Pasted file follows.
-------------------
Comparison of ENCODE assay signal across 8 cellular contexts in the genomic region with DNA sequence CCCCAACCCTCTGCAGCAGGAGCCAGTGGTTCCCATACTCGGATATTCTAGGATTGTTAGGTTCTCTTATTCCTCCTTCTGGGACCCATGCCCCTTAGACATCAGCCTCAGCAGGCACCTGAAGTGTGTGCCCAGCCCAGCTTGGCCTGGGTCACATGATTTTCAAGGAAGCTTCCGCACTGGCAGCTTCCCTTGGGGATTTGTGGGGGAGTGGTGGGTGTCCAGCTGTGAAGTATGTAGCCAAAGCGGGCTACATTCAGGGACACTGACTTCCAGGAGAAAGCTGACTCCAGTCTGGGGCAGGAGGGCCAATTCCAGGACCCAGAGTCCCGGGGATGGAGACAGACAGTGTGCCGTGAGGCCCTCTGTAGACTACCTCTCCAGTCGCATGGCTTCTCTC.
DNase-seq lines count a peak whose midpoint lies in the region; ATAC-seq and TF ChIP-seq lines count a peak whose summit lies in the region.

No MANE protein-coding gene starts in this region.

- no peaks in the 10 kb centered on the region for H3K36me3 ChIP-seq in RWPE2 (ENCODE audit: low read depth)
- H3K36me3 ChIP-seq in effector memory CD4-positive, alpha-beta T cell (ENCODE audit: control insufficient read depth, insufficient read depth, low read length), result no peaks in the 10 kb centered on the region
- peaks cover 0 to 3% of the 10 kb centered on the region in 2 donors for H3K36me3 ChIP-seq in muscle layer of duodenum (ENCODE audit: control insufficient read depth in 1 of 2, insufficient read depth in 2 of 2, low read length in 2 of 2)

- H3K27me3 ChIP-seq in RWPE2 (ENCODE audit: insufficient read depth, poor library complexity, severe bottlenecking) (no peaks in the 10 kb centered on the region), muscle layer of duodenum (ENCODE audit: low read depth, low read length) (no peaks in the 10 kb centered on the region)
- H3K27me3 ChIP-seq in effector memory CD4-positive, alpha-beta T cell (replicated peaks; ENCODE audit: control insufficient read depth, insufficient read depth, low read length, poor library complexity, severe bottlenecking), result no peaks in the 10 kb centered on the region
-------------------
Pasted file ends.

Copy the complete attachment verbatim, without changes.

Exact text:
Comparison of ENCODE assay signal across 8 cellular contexts in the genomic region with DNA sequence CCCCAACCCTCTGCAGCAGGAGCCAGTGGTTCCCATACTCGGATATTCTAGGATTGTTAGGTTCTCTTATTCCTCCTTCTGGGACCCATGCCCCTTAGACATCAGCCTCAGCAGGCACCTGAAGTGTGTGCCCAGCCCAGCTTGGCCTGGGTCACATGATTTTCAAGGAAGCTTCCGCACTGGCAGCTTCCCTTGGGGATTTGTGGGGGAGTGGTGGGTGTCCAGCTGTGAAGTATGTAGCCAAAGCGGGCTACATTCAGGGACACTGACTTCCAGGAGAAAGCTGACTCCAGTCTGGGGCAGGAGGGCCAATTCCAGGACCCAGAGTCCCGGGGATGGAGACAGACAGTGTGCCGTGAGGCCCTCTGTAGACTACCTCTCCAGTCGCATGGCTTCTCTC.
DNase-seq lines count a peak whose midpoint lies in the region; ATAC-seq and TF ChIP-seq lines count a peak whose summit lies in the region.

No MANE protein-coding gene starts in this region.

- no peaks in the 10 kb centered on the region for H3K36me3 ChIP-seq in RWPE2 (ENCODE audit: low read depth)
- H3K36me3 ChIP-seq in effector memory CD4-positive, alpha-beta T cell (ENCODE audit: control insufficient read depth, insufficient read depth, low read length), result no peaks in the 10 kb centered on the region
- peaks cover 0 to 3% of the 10 kb centered on the region in 2 donors for H3K36me3 ChIP-seq in muscle layer of duodenum (ENCODE audit: control insufficient read depth in 1 of 2, insufficient read depth in 2 of 2, low read length in 2 of 2)

- H3K27me3 ChIP-seq in RWPE2 (ENCODE audit: insufficient read depth, poor library complexity, severe bottlenecking) (no peaks in the 10 kb centered on the region), muscle layer of duodenum (ENCODE audit: low read depth, low read length) (no peaks in the 10 kb centered on the region)
- H3K27me3 ChIP-seq in effector memory CD4-positive, alpha-beta T cell (replicated peaks; ENCODE audit: control insufficient read depth, insufficient read depth, low read length, poor library complexity, severe bottlenecking), result no peaks in the 10 kb centered on the region